Lost skiers should pay for their own rescue
By Eric Wilkins, Staff Writer
A few weeks ago, a man was killed by an avalanche near the Revelstoke Mountain Resort while skiing out of bounds. While the loss of human life is always a serious event, I find it difficult to conjure up any kind of real sympathy in situations like these.
When someone ducks the ropes, it’s a conscious decision, not an accident. There’s no gray area. There’s no, “Oh, I thought I was still within the boundary.” For those unaware of the lingo, “poaching” actually means “to go out of bounds.” Resorts take special care to ensure that proper signage is in plain sight and impossible to miss. At the risk of sounding completely redundant here, the decision to leave patrolled areas is made knowingly and willingly. In any other circumstance, this generally indicates that the individual is aware they are responsible for his/her actions, so why should we regard these incidents any differently?
Taking responsibility can mean many different things. Sometimes a simple admittance that one was at fault is sufficient. However, in this case, taking responsibility should primarily be in the monetary sense. Rescues cost money. A lot of money. While some resorts charge their patrons to an extent, the bill is often picked up by the government. And as we all know, “the government” equal’s the common man’s tax dollars. What I’m saying is that those who are in desperate pursuit of fresh snow should have to foot the bill if they need help.
Of course, there’s a downside to this proposed change. The argument that is most commonly brought up is the fact that people may be afraid to call for help or even try to be found if they can’t afford it; it’s believed that this financial fear could lead to many unnecessary deaths. Another possibility is that friends and family members might try to stage a rescue of their own to avoid the fee. The result of this could be dozens of unqualified searchers bumbling over dangerous terrain, which, ironically, might lead to more losses.
My response to these concerns? So what? Honestly, I’m not trying to be callous here, but why should taxpayers have to watch their hard-earned dough go to waste on bailing out some selfish moron? And if someone gives the usual spiel about how you can’t put a dollar amount on a human life and cost shouldn’t even be considered, then why would people think twice about having to pay for their own rescue? Their lives are priceless, right? Why is it perfectly normal for citizens to go into debt for various purchases like cars, houses, or even more trivial items like couches and televisions, but the thought of spending a dime on their own lives is considered utterly ridiculous? Get your priorities straight.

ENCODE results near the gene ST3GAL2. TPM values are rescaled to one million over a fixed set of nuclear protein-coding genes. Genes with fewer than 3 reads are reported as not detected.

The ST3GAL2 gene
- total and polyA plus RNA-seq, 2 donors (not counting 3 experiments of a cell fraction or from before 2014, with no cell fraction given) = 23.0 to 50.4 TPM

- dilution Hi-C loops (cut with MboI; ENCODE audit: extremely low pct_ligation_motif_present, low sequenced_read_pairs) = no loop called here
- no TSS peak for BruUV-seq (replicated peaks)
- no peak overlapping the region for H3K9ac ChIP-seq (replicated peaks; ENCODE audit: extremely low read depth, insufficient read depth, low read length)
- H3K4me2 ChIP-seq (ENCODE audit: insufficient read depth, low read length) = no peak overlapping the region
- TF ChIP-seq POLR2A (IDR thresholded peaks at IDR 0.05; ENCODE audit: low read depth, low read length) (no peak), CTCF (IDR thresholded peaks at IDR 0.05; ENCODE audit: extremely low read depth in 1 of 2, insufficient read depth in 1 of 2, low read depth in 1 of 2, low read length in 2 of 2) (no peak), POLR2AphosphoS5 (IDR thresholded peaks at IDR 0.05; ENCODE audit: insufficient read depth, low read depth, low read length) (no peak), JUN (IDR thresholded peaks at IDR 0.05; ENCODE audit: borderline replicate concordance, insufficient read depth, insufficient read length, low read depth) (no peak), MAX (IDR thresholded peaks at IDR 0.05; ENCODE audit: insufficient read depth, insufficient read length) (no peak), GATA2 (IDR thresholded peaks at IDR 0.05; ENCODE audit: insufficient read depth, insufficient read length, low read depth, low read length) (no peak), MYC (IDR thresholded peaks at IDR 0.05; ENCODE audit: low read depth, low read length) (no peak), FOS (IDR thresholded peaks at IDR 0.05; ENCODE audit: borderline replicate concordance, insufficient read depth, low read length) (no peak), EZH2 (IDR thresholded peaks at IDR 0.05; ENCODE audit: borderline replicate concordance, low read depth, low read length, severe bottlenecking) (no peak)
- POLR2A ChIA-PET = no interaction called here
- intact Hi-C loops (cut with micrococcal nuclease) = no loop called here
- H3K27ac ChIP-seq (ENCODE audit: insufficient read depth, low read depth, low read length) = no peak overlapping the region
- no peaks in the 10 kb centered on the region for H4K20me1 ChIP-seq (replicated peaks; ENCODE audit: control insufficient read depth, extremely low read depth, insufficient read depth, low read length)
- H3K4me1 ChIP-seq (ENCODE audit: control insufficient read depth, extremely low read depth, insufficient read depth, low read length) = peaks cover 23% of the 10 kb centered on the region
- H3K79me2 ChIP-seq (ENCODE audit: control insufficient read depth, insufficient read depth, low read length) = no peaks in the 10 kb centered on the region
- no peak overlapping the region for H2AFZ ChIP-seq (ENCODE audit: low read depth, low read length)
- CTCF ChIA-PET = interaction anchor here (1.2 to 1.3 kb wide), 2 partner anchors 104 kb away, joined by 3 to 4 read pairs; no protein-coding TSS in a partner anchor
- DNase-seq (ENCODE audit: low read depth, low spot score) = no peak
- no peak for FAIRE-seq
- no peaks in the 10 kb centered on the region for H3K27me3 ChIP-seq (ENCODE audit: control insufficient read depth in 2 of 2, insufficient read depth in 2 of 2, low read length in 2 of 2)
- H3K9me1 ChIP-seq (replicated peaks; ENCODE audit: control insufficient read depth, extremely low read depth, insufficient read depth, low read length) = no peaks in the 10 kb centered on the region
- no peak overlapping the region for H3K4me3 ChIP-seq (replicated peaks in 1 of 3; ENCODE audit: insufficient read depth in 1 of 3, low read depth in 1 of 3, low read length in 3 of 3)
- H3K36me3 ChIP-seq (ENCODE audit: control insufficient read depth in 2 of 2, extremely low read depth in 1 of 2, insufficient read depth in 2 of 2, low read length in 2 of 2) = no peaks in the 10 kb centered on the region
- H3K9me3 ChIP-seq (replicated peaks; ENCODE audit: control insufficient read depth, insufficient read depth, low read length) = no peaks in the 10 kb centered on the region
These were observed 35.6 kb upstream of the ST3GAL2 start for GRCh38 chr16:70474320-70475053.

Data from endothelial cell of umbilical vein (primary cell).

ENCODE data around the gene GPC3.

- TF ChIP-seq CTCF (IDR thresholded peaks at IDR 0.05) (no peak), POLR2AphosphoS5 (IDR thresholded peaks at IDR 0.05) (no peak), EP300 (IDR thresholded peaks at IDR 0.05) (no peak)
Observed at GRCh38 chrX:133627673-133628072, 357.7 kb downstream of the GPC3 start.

Adding to this, in case it’s been lost in the kerfuffle, we’re talking about skiers and snowboarders, here. They spend untold amounts of money each year on rides to and from mountains, gear, passes, and sometimes lodging. It’s a bit of an expensive hobby. Obviously not every winter enthusiast is rolling in cash, but if they can manage to pay for the luxury of hitting the slopes on a consistent basis, then they aren’t exactly scraping by in the poor house, either.
To those who manage to continue stubbornly holding onto their belief that public funds should be spent on saving human lives without so much as a second thought, I have to say that I completely agree. However, I’d much prefer that money be spent on people who deserve that care; $100,000—a figure commonly exceeded by rescue operations—would be a welcome sum to any hospital budget, for example. Given the choice between spending an exorbitant amount on a few self-centred risk takers or making lasting improvements to our healthcare system—which would aid an untold number of people—I don’t think anyone in their right mind would take any time to settle on the latter.
Final note here is that, in their self-absorbed quest to find pow and/or avoid gapers, these people place not only themselves, but, more importantly, their rescuers at risk. Search and rescue teams, despite their training, can also fall prey to the unpredictable dangers of nature. If thrill-seekers have no regard for their own lives, they should at least consider the impact they’re having on others’.